An expert psychoanalyst, Fanon made seamless connections between racial and colonial pathologies for which questions of desire are inescapable. Regarding Algeria, his analysis is embedded in a study of postcolonial nationalism, and for Martinique, in a study of whiteness. To reference Fanon’s remark once more: “There is no native who doesn’t dream at least once a day of setting himself up in the settler’s place.”13 By uttering this fantasy of the colonized, Fanon awakens and brings this fantasy into language.

It is hard not to think of cinema when philosopher and psychoanalyst Julia Kristeva writes that “the role of language is essential for the formation of fantasies.”14 She also remarks: “Analytical work consists of making the fantasy conscious—formulating the phantasmatic narrative and interpreting it—in order to dissolve the symptom.”15 Could we use this same formulation to suggest that, for Fanon, analytical work consisted of revealing these unconscious fantasies in the realm of his patient’s experiences of racism and colonial war? The use of violence, which Spencer called evil, to protect wealth and property caused the pathologies Fanon theorized. Fanon considered violence to be the basis of life in the colony; it was part of the quotidian experience of colonial subjects. Could we thus argue that Fanon built narratives of violence in order to diagnose these pathologies in his patients?

Fanon’s narratives of his patients’ fantasies articulate desires for the settler’s house, desires to own what the white man owns, for the right to be free. We see such desires portrayed in Göran Hugo Olsson’s 2014 film Concerning Violence: Nine Scenes from the Anti-Imperialist Self-Defense, when a white settler in Rhodesia says that a black servant told his female master as he washed her car that he would one day be driving it.16 To this conscious spoken fantasy, the white settler being interviewed in the film retorted, “Before getting out we would turn the lights off,” suggesting something more violent—that they would burn the car before giving it to the natives. Or as Fanon might have said, the unspoken fear of the settler is: “They want to take our place.”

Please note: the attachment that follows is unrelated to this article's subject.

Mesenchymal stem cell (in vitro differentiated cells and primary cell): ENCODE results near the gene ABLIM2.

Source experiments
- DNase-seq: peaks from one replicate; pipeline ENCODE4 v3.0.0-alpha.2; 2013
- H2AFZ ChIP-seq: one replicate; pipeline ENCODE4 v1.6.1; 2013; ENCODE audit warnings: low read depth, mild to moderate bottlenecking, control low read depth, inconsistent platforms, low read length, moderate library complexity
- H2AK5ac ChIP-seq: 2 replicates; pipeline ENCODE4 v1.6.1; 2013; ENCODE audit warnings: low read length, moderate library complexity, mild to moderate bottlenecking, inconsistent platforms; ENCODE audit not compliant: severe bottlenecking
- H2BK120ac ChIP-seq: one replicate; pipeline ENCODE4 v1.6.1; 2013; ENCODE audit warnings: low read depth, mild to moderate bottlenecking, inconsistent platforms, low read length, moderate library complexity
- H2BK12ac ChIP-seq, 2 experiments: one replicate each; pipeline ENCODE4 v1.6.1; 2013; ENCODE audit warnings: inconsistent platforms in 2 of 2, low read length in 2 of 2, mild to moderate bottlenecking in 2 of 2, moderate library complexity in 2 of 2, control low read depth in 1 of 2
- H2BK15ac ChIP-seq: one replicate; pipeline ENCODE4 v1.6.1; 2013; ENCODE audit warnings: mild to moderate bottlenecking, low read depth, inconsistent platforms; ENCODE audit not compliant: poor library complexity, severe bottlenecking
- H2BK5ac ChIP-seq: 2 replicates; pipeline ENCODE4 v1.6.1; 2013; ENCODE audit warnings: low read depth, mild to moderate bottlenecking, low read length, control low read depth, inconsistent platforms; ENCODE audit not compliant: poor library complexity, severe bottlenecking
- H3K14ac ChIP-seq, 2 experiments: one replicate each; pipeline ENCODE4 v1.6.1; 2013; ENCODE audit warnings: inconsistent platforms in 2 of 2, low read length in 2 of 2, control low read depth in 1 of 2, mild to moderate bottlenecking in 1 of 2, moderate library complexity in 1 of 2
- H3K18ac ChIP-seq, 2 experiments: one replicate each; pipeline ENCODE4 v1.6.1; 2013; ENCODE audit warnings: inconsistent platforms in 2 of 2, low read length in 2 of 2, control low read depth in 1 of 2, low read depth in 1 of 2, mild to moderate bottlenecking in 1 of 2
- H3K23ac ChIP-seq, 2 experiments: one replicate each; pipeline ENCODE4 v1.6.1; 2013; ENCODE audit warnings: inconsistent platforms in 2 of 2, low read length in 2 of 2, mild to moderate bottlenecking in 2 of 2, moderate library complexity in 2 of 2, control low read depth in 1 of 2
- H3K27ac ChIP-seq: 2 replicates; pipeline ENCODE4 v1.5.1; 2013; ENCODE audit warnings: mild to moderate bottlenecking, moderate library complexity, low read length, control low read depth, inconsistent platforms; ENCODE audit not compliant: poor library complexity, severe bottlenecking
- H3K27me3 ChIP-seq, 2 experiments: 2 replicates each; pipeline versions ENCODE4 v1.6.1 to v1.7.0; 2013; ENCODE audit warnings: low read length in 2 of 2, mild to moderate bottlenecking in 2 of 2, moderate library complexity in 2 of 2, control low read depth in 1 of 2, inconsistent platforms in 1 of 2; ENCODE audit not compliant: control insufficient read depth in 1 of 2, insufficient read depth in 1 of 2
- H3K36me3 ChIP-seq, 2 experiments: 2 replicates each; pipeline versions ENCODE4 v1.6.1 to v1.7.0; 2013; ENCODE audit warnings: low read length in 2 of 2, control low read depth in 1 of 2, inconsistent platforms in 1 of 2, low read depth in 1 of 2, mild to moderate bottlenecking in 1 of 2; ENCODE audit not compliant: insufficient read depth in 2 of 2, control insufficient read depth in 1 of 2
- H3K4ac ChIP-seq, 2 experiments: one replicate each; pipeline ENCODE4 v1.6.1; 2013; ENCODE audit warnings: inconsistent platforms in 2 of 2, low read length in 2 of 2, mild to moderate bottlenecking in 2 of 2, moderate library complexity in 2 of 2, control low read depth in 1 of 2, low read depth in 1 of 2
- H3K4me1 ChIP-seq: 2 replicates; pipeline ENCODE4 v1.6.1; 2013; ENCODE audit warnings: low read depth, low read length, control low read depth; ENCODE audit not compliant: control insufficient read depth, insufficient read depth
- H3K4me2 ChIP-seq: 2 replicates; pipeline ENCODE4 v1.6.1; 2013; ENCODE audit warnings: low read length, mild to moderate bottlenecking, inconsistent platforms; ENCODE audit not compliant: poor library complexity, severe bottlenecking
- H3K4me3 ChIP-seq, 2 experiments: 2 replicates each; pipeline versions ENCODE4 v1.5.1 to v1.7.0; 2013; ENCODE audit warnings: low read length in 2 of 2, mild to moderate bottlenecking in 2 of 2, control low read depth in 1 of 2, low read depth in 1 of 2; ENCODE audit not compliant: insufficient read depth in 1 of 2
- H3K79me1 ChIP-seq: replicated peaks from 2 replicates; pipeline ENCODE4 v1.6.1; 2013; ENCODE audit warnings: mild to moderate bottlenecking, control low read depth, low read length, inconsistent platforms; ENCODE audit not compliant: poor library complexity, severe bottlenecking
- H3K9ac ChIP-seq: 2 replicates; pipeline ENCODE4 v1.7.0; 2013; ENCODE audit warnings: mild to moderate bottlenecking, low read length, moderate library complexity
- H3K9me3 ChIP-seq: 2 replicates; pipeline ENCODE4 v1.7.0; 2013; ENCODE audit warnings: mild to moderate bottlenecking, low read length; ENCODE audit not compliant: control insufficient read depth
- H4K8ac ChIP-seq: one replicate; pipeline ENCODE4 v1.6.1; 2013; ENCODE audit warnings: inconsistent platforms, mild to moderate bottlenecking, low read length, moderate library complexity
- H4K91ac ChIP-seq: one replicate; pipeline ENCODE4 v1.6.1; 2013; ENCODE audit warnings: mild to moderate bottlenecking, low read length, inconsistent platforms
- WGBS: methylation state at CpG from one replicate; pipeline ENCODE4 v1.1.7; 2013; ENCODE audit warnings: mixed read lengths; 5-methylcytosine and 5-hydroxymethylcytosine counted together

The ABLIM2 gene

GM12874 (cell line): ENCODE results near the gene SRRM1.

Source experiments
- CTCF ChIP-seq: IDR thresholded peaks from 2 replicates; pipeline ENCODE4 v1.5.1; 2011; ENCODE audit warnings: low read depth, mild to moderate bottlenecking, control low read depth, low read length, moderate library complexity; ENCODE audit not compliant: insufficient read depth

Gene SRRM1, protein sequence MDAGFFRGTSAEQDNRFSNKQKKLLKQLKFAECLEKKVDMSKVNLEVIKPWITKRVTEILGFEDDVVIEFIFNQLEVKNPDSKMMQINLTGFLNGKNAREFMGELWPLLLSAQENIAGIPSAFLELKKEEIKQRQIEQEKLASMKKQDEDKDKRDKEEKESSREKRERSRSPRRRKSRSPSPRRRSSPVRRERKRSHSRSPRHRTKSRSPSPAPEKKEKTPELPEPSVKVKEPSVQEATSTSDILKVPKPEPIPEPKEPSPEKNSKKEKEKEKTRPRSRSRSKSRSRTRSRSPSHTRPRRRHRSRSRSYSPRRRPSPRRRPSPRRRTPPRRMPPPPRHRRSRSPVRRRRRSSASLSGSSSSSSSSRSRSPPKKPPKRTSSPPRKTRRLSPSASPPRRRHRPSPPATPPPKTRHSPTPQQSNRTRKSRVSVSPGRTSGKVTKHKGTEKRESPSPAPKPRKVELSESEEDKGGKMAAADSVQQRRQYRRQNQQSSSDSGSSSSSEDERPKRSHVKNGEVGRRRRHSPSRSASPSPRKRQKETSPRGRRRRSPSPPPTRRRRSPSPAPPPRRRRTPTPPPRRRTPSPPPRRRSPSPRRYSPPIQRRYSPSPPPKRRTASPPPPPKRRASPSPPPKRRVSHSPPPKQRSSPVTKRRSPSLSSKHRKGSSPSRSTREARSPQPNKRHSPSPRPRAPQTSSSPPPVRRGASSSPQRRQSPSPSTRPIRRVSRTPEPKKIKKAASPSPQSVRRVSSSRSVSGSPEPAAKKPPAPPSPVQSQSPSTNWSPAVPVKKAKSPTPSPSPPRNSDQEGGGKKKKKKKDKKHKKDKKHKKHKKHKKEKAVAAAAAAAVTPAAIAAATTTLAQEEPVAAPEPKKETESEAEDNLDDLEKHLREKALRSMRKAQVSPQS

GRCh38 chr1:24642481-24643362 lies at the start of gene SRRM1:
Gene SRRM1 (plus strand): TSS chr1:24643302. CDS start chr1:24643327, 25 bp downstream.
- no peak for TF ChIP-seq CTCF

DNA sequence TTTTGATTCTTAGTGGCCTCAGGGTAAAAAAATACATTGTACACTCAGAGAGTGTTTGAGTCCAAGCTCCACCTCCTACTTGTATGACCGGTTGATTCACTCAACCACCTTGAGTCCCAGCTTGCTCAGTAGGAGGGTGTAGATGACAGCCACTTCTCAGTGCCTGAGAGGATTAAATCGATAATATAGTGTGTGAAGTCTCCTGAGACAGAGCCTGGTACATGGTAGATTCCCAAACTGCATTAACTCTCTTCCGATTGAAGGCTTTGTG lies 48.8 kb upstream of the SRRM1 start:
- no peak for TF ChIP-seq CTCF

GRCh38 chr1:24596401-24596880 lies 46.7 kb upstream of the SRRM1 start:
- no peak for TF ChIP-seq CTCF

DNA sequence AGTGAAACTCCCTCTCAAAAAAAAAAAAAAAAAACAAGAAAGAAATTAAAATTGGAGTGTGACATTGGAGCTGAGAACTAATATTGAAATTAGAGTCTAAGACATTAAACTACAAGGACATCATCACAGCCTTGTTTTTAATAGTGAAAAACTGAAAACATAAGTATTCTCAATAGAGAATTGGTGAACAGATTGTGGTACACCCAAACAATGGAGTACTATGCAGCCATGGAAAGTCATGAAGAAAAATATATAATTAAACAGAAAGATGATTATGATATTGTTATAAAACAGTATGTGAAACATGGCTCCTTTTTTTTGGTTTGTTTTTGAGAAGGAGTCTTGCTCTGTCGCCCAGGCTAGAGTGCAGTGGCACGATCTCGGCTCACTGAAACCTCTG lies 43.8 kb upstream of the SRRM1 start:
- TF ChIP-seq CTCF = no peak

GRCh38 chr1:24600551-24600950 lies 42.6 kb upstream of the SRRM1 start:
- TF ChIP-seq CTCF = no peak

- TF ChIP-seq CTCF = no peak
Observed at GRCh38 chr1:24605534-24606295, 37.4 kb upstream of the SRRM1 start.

Film still from Göran Hugo Olsson’s documentary Concerning Violence (2014).

As a cinematic work, Concerning Violence predominantly draws from European television footage of different anti-colonial uprisings in Africa: Mozambique, Zimbabwe, Angola, and Guinea-Conakry. What desires can be identified in these images and what unconscious fantasies are implied by those same desires? In an earlier criticism of this film, I argued that the Non-Aligned Movement—the organization of independent Asian and African nation-states—constituted a form of anti-colonial self-defense.17 Why was the Bandung Conference, concurrent with the Mau Mau (aka Kenya Land and Freedom Army) Uprising, not considered an instance of anti-imperialist self-defense by Fanon (and therefore by Olsson)? The omission of this significant project in the film is surprising. I have seen footage of Fanon attending a Pan-African conference in Zaire, where he met Patrice Lumumba. Why was this special encounter not part of the film’s singular depiction of the anti-colonial movement in Africa?

Cover of an English edition of Frantz Fanon’s book Black Skin, White Masks. 

3. Alienation

In postcolonial historian C. L. R. James’s analysis of eighteenth-century events in Haiti leading up to the Haitian Revolution, the idea of “return” offered a kind of freedom where death and cultural retention coincided: “Life was hard and death, they believed, meant not only release but a return to Africa.”18 For James, freedom is also the insurrectionary memory that caused black revolt. In a complimentary sense, for Fanon, forms of freedom manifest in desire and revelations of desire in racial and colonial pathologies. For Fanon, freedom is premised on the native’s violent confrontations with whiteness, and her ultimate anthropophagia of whiteness. James’s analysis considers Haitians’ cultural memory of Africa and uses both ethnography and Marxist analysis to give evidence of African consciousness and its revolutionary potential.

Unlike Isaac Julien’s 1995 documentary feature film Frantz Fanon: Black Skin, White Mask, which depicted Fanon as a psychiatrist, Olsson’s film remains didactic in its approach to Fanon’s text. However, the film reflects another pragmatic philosophy. When we see women fighters in Mozambique at a typing and copying station they have set up for printing and publishing at a forest camp, it becomes evident that for Olsson, knowledge production is key. One of the characters in this scene conveys to the camera something that had previously been unspoken—that a strategy of colonialism was to disempower the native by denying them education. But, if the right to education is a right to freedom, this line of thinking would diverge from Fanon’s thesis on the freedom and liberation of oppressed Algerians: “What is the true nature of violence? We have seen that it is the true intuition of the colonized masses that their liberation must, and can only, be achieved by force.”19 While Fanon’s use of the Hegelian alienation of “self and other” was fundamental to his assessment of the condition of colonization, Olsson’s film exhibits a pragmatic approach by showing sites of knowledge production as manifesting freedom.